Kobe Bryant
(Andrew D. Bernstein/Getty Images)

Lakers History: Kobe Sinks Clutch Free Throws After Tearing Achilles

by Rodrigo Azurmendi
Staff Writer

Even at 34 and with a hand full of rings, the Black Mamba was never satisfied.

Gunning for the 8th seed in a stacked Western Conference, Kobe Bryant had played 226 out of a possible 240 minutes in five games in April. Mike D’Antoni’s banged up squad had won 8 of their last 9 games to get back in the playoff picture.

The night of the 13th wasn’t any different, with a frisky Golden State team also gearing up for the playoffs.

And despite hyperextending his knee in the first half – and nursing a sprained ankle – Kobe stayed on the court every possible second until a run-of-the-mill drive to the hoop that would change the trajectory of his career forever.

Bean had shot 9-for-21 from the field until that point and led the purple and gold effort with 32 points. That fatidic penetration drew a foul call from the officials, but the contact from Harrison Barnes was nowhere near the injury:

“I made a move that I've made a million times, and it just popped,” he said after the game.

Bryant tore the Achilles tendon in his left leg and crumbled to the floor in pain with 3:08 to go in regulation.

What happened next would probably get rejected if presented as a Hollywood script for being a little too dramatic:

Kobe not only got up, but he also walked all the way to the home bench on the opposite side of the court – with only minimal help from Pau Gasol.

After being briefly treated by head athletic trainer Gary Vitti, Bryant slowly made his way back to the charity stripe in what seemed like an endless procession of baby steps.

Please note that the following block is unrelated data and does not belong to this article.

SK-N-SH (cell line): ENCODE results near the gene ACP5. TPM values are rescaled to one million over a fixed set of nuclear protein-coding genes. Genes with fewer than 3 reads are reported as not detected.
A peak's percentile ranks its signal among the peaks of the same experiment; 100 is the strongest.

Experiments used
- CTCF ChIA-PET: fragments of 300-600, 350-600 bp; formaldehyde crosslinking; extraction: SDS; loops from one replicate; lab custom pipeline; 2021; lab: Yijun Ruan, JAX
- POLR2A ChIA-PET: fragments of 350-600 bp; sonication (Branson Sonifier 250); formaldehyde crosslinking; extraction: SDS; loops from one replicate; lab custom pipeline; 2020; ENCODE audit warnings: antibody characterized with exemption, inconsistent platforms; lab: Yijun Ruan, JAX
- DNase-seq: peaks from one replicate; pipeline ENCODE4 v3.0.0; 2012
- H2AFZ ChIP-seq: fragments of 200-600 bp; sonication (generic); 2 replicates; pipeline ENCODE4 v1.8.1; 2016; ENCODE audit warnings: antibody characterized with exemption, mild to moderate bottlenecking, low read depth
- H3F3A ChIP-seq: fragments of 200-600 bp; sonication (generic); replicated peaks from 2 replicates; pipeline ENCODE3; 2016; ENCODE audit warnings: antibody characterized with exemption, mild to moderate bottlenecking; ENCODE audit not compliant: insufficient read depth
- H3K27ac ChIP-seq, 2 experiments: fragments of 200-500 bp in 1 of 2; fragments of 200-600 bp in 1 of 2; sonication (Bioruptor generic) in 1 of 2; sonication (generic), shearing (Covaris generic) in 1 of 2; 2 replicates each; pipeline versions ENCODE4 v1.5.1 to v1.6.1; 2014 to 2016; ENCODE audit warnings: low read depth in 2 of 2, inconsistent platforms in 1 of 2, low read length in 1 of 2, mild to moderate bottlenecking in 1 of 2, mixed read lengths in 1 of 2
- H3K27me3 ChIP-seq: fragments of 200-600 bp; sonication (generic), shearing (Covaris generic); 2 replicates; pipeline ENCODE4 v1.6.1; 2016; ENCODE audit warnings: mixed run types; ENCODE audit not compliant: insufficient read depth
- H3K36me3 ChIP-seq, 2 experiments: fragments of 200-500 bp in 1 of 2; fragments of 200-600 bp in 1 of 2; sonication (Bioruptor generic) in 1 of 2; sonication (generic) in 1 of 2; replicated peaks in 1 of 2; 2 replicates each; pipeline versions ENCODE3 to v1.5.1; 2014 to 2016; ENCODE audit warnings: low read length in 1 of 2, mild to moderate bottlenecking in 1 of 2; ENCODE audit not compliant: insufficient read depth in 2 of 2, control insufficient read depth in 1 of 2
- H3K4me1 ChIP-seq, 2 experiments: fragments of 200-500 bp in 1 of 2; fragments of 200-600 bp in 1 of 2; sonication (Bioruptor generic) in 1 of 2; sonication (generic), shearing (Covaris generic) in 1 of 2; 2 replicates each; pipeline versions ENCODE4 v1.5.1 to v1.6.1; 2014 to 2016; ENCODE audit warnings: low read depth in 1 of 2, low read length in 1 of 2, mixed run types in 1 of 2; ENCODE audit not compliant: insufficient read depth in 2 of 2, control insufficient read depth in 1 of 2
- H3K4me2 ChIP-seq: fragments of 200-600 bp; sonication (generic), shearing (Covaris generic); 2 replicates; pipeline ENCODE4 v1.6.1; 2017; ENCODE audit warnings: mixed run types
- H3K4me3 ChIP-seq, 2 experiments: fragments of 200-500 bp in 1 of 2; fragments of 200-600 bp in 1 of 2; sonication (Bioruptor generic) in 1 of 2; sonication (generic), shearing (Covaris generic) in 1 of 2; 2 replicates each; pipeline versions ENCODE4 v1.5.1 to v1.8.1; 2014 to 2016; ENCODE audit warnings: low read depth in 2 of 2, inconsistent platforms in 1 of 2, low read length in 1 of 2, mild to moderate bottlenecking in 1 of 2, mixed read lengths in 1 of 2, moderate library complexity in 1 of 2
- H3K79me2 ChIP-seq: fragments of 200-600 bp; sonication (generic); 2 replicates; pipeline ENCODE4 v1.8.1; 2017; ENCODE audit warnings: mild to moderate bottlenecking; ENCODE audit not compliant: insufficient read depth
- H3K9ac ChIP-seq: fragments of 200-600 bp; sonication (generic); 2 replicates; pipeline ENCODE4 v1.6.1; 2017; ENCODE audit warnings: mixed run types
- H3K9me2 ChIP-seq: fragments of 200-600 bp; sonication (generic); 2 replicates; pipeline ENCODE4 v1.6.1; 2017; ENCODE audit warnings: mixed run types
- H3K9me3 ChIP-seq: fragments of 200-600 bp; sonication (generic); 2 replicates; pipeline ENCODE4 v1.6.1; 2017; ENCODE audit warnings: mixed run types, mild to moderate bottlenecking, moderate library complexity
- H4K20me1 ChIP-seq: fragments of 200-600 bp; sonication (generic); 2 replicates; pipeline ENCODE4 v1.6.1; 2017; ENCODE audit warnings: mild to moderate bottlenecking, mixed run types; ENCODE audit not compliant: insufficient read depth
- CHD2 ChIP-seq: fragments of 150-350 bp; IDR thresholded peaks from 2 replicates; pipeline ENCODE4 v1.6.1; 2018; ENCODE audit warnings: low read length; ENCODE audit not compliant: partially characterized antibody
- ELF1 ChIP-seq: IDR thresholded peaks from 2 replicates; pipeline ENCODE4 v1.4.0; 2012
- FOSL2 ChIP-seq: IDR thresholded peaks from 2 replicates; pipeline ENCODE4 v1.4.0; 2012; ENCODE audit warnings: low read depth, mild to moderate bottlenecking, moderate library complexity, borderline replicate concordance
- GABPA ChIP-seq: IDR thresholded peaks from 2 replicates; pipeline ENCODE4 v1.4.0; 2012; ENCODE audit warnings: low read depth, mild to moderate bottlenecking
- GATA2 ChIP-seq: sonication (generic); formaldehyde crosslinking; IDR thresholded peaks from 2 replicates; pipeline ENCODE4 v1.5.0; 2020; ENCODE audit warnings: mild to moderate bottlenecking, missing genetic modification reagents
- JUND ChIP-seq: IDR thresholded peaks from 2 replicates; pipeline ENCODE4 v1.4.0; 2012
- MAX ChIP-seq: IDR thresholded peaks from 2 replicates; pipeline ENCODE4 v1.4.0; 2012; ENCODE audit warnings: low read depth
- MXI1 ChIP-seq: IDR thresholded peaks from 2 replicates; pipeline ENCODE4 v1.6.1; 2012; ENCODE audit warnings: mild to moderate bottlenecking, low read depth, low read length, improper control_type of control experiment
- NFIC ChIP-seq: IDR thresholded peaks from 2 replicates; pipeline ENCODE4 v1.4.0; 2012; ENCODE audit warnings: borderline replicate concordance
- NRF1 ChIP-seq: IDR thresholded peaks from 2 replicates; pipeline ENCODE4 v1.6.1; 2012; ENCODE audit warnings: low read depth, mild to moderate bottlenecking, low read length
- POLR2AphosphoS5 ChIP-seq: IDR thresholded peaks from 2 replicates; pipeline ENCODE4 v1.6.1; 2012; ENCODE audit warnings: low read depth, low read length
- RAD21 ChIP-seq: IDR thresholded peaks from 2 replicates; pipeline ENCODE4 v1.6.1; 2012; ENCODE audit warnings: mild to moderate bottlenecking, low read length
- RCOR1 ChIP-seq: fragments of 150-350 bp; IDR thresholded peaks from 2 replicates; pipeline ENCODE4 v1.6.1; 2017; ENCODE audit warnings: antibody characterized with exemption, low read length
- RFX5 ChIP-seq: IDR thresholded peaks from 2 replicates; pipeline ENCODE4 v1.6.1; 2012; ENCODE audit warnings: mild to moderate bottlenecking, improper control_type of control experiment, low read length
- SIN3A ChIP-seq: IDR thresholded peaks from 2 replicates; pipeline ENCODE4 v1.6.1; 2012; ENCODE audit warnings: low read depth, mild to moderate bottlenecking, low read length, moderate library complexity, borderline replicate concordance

There, he sank both free throws to tie the game, and after the Lakers fouled on the inbounds play, marched back to the locker room.

“I think it’s his gutsiest moment,” Vitti said.

Led by Jack Nicholson from his courtside seat, STAPLES Center serenaded him with a deafening standing ovation. His season was officially over along with the most dominantly mature phase of his story-book career.

“He walked off stoically, but in the locker room he became very emotional as he realized what had happened to him,” Vitti said. “But when his wife Vanessa and his little girls walked in he stopped because he didn’t want those girls to see their father that way. That was Kobe the human being.”

In 2016, Bryant told ESPN that in the moment he even tried to devise a plan to keep playing. Vitti patiently explained to him that it was impossible.

“I just tried to buy a little bit of time,” he said. “I was trying to figure out a way to play around it because if I can walk on my heel, maybe I can get around it because I don’t have to get up on my toe. I had worked so hard to get us there. I’ll be damned if we lose this f------ game and all that hard work goes to s---. I tried to finish the job.”

A pair of key buckets from Gasol and Dwight Howard plus two free-throws from Steve Blake in the final minute allowed the Lakers to win the game, surviving a 47-point masterpiece from Stephen Curry in what in hindsight was a passing of the torch moment.

L.A. would go on to win its remaining 2 games before being swept by the San Antonio Spurs in the first round. A little over 2 years later, the Warriors won the first of three rings with Steve Kerr at the helm.

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